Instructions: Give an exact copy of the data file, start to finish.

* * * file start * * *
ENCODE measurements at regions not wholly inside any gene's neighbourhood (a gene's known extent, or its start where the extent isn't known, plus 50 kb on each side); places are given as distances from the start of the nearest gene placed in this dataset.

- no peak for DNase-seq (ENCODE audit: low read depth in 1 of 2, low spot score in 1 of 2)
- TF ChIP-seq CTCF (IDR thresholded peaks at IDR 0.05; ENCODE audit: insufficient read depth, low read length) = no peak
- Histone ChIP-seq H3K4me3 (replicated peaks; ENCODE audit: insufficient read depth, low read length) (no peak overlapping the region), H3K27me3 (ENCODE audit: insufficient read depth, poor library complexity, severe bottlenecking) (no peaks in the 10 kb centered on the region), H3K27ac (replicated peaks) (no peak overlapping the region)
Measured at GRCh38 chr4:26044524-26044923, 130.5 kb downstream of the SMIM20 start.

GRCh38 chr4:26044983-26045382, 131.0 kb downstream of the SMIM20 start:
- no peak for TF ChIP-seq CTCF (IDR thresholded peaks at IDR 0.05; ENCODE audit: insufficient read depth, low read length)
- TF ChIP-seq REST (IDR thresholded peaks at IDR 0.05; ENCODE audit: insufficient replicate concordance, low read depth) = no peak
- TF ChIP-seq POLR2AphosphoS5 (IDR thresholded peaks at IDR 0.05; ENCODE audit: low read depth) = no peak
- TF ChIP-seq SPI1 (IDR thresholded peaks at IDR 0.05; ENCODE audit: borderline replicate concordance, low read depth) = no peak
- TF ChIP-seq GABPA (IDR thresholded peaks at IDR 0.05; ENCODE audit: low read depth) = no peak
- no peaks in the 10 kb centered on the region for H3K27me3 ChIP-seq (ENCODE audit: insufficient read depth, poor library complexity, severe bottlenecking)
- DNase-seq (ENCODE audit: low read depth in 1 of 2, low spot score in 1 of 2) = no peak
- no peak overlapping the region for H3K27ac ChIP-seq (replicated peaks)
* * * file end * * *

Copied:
ENCODE measurements at regions not wholly inside any gene's neighbourhood (a gene's known extent, or its start where the extent isn't known, plus 50 kb on each side); places are given as distances from the start of the nearest gene placed in this dataset.

- no peak for DNase-seq (ENCODE audit: low read depth in 1 of 2, low spot score in 1 of 2)
- TF ChIP-seq CTCF (IDR thresholded peaks at IDR 0.05; ENCODE audit: insufficient read depth, low read length) = no peak
- Histone ChIP-seq H3K4me3 (replicated peaks; ENCODE audit: insufficient read depth, low read length) (no peak overlapping the region), H3K27me3 (ENCODE audit: insufficient read depth, poor library complexity, severe bottlenecking) (no peaks in the 10 kb centered on the region), H3K27ac (replicated peaks) (no peak overlapping the region)
Measured at GRCh38 chr4:26044524-26044923, 130.5 kb downstream of the SMIM20 start.

GRCh38 chr4:26044983-26045382, 131.0 kb downstream of the SMIM20 start:
- no peak for TF ChIP-seq CTCF (IDR thresholded peaks at IDR 0.05; ENCODE audit: insufficient read depth, low read length)
- TF ChIP-seq REST (IDR thresholded peaks at IDR 0.05; ENCODE audit: insufficient replicate concordance, low read depth) = no peak
- TF ChIP-seq POLR2AphosphoS5 (IDR thresholded peaks at IDR 0.05; ENCODE audit: low read depth) = no peak
- TF ChIP-seq SPI1 (IDR thresholded peaks at IDR 0.05; ENCODE audit: borderline replicate concordance, low read depth) = no peak
- TF ChIP-seq GABPA (IDR thresholded peaks at IDR 0.05; ENCODE audit: low read depth) = no peak
- no peaks in the 10 kb centered on the region for H3K27me3 ChIP-seq (ENCODE audit: insufficient read depth, poor library complexity, severe bottlenecking)
- DNase-seq (ENCODE audit: low read depth in 1 of 2, low spot score in 1 of 2) = no peak
- no peak overlapping the region for H3K27ac ChIP-seq (replicated peaks)